Danish Supermodel, Josephine Skriver, Joins Family Equality Council’s Outspoken Generation® Program
“It’s important for me to use my voice to help the world understand and become more open minded about LGBTQ families.”
Washington, DC, April 3, 2014- Family Equality Council®, the national organization which connects, supports, and represents the estimated three million parents who are Lesbian, Gay, Bisexual, Transgender, and Queer in the United States and their six million children of all ages, today announced that Danish supermodel, Josephine Skriver will join its Outspoken Generation® Program, which empowers those with LGBTQ parents to speak out for their families.
Mississippi’s legislature just passed the so-called “Religious Freedom Restoration Act”. I say “so-called” because the Act does not actually restore anyone’s religious freedoms. What the legislation does do, is allow a person’s religious belief alone as sufficient justification to deny goods and services to the LGBTQ community that are otherwise offered to the general public.
I am tempted to write this off as simply another example of the extremes that conservative, ultra right-wing zealots are willing to go to deny to the LGBTQ community the equality and freedoms that others enjoy. The rhetoric in newspapers, legislative chambers and even comments on blog posts would have you believe that refusing services to gay couples and families is a fundamental part of Judeo-Christian belief that has been unfairly encroached upon by our secular system of laws. I have so many objections to this position that I cannot list them all; I am tempted to merely say I am confident that, with the passage of time, this law and the attitude that supports such laws will be appropriately consigned to the dustbin of history. Everyone is entitled to their own religious beliefs, but when you operate a business or run a publicly funded social service agency open to the public, those beliefs do not give you a right to discriminate.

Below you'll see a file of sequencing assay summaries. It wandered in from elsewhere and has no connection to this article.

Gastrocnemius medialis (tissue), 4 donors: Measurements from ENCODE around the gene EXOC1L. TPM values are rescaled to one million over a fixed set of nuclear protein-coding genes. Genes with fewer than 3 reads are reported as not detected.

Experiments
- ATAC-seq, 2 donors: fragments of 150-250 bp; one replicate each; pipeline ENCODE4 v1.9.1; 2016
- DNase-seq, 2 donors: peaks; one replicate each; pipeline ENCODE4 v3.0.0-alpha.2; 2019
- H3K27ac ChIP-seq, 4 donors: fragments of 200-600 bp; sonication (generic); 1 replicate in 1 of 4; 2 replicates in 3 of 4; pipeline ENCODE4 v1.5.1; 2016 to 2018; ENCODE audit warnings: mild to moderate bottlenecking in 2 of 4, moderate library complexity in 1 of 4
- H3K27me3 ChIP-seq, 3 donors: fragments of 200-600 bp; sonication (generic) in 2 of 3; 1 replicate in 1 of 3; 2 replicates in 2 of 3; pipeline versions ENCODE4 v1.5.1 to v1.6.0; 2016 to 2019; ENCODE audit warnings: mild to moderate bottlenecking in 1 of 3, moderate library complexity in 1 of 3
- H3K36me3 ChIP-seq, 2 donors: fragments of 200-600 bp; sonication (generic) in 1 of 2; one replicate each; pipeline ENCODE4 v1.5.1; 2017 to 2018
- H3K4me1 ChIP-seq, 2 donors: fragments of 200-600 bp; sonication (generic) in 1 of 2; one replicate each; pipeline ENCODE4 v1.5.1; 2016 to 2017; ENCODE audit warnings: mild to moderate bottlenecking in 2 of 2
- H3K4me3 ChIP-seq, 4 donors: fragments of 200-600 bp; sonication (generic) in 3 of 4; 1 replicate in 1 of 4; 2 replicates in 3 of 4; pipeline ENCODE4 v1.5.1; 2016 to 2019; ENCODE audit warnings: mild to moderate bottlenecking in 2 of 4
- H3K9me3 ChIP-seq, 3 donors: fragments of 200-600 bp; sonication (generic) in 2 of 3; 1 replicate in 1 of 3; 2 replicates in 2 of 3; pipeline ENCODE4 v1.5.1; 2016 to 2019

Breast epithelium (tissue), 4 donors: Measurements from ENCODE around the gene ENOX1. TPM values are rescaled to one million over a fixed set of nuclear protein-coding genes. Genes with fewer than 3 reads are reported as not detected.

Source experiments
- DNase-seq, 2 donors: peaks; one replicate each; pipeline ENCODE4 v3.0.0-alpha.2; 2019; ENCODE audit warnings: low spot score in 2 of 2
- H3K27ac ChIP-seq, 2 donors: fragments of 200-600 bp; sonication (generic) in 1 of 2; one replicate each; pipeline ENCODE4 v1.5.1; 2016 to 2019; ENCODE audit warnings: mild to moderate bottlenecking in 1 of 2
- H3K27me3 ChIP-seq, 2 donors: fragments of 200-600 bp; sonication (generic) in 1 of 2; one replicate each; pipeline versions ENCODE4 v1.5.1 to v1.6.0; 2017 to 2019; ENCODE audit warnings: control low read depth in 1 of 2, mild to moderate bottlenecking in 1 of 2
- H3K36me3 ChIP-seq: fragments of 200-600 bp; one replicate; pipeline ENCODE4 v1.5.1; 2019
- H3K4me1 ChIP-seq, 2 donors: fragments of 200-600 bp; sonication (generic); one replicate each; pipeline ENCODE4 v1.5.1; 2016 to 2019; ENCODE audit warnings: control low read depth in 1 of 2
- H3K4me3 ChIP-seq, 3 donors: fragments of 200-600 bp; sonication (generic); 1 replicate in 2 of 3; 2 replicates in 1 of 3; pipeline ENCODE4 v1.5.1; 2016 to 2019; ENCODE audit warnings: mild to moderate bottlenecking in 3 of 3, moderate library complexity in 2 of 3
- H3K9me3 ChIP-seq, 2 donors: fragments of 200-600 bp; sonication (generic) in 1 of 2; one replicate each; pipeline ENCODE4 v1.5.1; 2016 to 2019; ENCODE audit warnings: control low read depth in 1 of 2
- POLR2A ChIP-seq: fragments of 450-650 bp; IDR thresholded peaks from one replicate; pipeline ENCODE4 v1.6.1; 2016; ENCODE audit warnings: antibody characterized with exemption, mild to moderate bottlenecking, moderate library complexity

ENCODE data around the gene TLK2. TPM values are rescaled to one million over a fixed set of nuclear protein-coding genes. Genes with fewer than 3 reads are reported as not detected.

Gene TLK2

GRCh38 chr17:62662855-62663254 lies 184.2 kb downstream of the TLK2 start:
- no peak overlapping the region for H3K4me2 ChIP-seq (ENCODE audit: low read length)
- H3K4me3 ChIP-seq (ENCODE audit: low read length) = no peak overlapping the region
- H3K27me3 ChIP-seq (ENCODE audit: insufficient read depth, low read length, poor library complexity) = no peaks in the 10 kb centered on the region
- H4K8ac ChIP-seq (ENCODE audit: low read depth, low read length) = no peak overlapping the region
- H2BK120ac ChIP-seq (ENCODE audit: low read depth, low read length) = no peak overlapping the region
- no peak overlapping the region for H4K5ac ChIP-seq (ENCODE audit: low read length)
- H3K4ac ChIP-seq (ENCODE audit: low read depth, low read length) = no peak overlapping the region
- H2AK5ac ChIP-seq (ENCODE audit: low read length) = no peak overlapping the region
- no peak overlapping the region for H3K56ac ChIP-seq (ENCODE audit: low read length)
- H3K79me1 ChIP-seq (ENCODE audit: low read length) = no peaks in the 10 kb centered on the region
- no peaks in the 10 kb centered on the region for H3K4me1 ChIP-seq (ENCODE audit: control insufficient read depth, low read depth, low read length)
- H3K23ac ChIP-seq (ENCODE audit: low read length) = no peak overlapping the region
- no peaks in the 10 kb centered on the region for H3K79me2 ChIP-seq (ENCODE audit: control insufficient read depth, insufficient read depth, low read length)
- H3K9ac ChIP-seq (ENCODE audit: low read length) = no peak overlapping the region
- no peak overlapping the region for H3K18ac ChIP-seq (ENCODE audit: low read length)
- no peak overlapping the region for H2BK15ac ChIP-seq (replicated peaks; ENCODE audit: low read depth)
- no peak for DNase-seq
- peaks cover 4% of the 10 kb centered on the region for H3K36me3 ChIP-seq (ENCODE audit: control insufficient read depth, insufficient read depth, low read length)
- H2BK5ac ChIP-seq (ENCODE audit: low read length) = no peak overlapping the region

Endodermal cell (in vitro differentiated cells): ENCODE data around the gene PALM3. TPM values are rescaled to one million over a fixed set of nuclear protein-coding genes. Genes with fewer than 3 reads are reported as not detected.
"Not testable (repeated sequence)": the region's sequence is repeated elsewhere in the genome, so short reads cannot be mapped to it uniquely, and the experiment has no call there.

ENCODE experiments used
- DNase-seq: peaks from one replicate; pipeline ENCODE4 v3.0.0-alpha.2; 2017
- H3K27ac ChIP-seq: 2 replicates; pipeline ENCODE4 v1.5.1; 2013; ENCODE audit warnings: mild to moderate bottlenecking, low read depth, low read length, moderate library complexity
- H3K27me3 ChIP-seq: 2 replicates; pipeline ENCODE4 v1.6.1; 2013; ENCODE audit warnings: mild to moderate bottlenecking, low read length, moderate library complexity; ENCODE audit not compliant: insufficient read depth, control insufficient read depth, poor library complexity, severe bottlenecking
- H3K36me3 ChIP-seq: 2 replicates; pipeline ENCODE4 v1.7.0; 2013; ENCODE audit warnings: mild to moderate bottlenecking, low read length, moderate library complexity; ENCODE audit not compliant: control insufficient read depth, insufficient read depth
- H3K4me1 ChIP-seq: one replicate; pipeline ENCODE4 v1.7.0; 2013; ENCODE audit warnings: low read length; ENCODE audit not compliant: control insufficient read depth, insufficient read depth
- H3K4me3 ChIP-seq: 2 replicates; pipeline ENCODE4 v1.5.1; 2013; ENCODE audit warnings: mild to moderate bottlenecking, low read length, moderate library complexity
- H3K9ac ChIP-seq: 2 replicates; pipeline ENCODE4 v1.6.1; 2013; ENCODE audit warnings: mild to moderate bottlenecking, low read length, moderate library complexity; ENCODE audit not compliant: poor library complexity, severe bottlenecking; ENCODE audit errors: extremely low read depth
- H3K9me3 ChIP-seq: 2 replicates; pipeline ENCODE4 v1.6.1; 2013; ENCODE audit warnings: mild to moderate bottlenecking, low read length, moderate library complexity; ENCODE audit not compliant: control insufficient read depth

There were many things in life I thought I would be.
As a young child, the world seemed so BIG and possible.
There never appeared to be a limitation on what I could be, what I could do.
I don't really know when the dreams began to drift away.
When did they go from filling my spirit with such intensity and joy to becoming distant memories that somehow started to feel so silly, so un-real?
When does the sense of endless possibility turn to the feeling that certain keys to certain doors are simply out of reach?
Ah...I wish I had that answer but I don't, as they say, when man plans…
At this moment while I write these words I am far better served by pondering over the things in life I thought I would never be.
The below letter was written by Kent Love-Ramirez in response to an opinion piece featured in Michigan's Grand Rapids Business Journal.
The article outlines how Michigan officials seek diverse talent while simultaneously making their state unwelcoming to people from diverse communities. Currently Michigan has a constitutional ban against same-sex marriage and does not allow same-sex couples to share custody of their children. Kent Love-Ramirez shares how this has affected his family.
I read with interest your recent article titled “The Importance of Being Welcoming to All.” I want to thank you for shaping the issue with such simple eloquence. I also want to thank you for your remarks in Bridge Magazine's recent article "Are Michigan’s restrictions on gay and abortion rights holding state back?," which spotlights my family's plight. Michigan business leaders and policy makers would be wise to heed your words. It is not just rhetoric, but reality for many families like mine.
Today, a federal district court in Michigan begins hearing testimony challenging the state’s ban on allowing same-sex couples to marry. Opponents of marriage equality are, yet again, dragging out the same tired arguments and the same discredited “studies” that attempt to disprove what we all know to be fact – and what more than 30 years of research proves – that children raised by same-sex couples do just as well as kids raised by different-sex parents.
While there are numerous marriage equality cases making their way through both state and federal courts across the country, DeBoer v Snyder is a bit different. The case in question was originally filed by a lesbian couple, April DeBoer and Jayne Rowse, seeking only to complete 2nd-parent adoptions for their three children. Michigan law restricts adoption to single people and married couples, so even though DeBoer and Rowse have been raising their three children together since 2010, each child has only one legal parent, while the other is considered a legal stranger.